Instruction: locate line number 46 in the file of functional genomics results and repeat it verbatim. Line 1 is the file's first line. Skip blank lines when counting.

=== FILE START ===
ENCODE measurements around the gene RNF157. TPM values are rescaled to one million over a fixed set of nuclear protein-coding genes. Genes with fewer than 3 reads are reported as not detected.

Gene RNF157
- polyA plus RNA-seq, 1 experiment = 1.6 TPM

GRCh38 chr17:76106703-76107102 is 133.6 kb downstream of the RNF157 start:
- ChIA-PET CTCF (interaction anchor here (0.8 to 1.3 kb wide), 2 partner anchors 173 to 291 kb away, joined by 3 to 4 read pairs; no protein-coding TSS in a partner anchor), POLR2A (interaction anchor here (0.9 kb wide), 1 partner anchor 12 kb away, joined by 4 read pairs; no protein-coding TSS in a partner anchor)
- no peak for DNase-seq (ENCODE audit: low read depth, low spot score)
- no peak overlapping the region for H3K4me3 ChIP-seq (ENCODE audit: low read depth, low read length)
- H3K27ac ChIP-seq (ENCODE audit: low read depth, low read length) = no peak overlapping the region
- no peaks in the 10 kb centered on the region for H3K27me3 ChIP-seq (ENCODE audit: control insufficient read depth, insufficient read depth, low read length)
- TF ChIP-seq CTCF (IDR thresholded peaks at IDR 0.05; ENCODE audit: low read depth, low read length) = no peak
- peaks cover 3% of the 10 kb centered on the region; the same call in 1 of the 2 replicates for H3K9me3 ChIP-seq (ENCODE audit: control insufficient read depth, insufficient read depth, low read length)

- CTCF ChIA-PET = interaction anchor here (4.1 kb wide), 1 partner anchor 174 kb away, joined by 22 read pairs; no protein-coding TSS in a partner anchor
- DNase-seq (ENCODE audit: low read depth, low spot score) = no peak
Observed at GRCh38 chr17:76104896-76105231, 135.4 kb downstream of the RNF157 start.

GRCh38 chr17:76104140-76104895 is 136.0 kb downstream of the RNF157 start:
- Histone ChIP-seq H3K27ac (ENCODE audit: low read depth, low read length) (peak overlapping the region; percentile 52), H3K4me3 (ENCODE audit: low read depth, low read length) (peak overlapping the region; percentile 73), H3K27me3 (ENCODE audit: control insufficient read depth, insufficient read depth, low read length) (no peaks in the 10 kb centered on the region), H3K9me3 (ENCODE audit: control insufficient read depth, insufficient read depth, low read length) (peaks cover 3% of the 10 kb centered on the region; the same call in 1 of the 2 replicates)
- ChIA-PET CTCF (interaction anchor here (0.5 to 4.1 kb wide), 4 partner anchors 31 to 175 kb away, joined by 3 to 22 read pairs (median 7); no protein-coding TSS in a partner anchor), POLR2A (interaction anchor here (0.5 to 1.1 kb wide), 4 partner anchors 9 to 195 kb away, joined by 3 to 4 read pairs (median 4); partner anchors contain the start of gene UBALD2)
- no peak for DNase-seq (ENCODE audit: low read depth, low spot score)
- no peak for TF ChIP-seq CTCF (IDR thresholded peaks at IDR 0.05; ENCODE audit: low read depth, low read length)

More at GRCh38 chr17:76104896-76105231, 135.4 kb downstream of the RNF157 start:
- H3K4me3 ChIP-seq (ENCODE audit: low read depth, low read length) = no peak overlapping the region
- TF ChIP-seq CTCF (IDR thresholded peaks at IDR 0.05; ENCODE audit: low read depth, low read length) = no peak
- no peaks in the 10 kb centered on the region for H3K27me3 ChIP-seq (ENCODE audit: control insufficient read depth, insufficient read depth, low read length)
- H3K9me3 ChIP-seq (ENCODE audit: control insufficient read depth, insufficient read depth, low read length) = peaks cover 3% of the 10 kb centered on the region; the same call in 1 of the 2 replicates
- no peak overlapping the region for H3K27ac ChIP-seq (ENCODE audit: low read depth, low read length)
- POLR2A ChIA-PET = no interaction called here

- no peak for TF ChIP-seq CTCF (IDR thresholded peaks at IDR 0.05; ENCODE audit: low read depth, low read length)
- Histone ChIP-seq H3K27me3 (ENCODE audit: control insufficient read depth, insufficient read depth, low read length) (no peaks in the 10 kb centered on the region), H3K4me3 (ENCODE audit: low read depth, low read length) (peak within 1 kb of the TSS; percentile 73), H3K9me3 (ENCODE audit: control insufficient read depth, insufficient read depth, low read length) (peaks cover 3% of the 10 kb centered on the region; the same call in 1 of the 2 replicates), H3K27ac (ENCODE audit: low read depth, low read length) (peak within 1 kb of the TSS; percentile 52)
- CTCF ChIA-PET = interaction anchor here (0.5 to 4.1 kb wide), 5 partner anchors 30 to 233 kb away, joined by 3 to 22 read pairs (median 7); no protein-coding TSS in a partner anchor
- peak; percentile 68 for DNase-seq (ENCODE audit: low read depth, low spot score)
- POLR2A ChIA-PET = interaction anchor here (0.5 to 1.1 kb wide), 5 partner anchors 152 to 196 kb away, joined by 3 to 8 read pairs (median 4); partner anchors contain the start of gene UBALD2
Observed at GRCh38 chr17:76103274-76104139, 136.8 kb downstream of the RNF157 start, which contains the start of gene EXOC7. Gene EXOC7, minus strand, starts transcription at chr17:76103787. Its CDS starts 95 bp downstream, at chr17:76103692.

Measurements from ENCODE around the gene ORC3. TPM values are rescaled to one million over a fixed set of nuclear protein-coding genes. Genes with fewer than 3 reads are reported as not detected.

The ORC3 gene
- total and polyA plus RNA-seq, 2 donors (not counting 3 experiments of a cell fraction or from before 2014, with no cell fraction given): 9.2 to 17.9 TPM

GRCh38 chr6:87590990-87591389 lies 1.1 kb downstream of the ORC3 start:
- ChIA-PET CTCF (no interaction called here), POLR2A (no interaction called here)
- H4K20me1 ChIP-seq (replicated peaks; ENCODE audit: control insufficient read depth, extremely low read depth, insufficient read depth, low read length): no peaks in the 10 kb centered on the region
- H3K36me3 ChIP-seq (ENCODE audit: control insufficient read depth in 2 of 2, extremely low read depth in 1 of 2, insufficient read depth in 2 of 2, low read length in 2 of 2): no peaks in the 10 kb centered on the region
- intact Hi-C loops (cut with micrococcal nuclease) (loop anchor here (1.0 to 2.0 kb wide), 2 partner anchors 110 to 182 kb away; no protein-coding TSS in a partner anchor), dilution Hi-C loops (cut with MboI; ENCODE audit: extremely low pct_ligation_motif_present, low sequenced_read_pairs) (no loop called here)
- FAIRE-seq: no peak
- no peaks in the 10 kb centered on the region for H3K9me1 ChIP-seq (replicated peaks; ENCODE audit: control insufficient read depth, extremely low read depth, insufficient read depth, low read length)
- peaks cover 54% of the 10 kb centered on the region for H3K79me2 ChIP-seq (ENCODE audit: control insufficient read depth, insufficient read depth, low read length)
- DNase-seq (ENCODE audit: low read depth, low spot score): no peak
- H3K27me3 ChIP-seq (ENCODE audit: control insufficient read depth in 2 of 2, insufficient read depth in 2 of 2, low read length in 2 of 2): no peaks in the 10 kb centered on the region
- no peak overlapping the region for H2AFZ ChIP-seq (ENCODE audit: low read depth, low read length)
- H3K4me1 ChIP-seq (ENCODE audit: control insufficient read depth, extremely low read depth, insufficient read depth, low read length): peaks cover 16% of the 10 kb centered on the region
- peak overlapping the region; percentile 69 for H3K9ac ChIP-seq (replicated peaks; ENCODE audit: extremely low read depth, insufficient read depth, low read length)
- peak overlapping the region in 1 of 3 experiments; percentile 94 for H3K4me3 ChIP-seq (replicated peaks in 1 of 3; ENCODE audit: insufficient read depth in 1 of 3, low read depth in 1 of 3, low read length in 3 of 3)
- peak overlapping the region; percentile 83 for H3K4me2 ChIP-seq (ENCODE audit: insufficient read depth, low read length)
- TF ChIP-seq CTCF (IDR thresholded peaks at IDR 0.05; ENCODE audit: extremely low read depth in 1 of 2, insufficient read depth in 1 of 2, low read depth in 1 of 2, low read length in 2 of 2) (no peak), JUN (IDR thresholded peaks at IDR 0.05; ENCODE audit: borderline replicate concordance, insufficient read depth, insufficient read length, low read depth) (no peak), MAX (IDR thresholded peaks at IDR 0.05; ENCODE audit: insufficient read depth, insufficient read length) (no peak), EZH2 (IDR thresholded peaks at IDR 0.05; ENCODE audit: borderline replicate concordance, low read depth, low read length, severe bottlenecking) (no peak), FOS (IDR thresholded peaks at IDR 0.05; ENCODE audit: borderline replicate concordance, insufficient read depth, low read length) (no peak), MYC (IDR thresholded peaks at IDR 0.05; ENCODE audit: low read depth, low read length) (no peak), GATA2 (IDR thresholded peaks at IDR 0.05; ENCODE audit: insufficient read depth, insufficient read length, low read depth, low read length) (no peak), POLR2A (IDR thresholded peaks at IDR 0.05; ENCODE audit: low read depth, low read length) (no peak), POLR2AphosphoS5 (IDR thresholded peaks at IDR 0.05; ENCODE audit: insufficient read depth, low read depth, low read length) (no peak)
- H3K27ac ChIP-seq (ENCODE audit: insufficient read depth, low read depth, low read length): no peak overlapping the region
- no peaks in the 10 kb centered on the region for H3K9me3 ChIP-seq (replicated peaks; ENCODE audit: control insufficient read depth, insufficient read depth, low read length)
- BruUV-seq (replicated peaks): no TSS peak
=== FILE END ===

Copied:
- no peak overlapping the region for H2AFZ ChIP-seq (ENCODE audit: low read depth, low read length)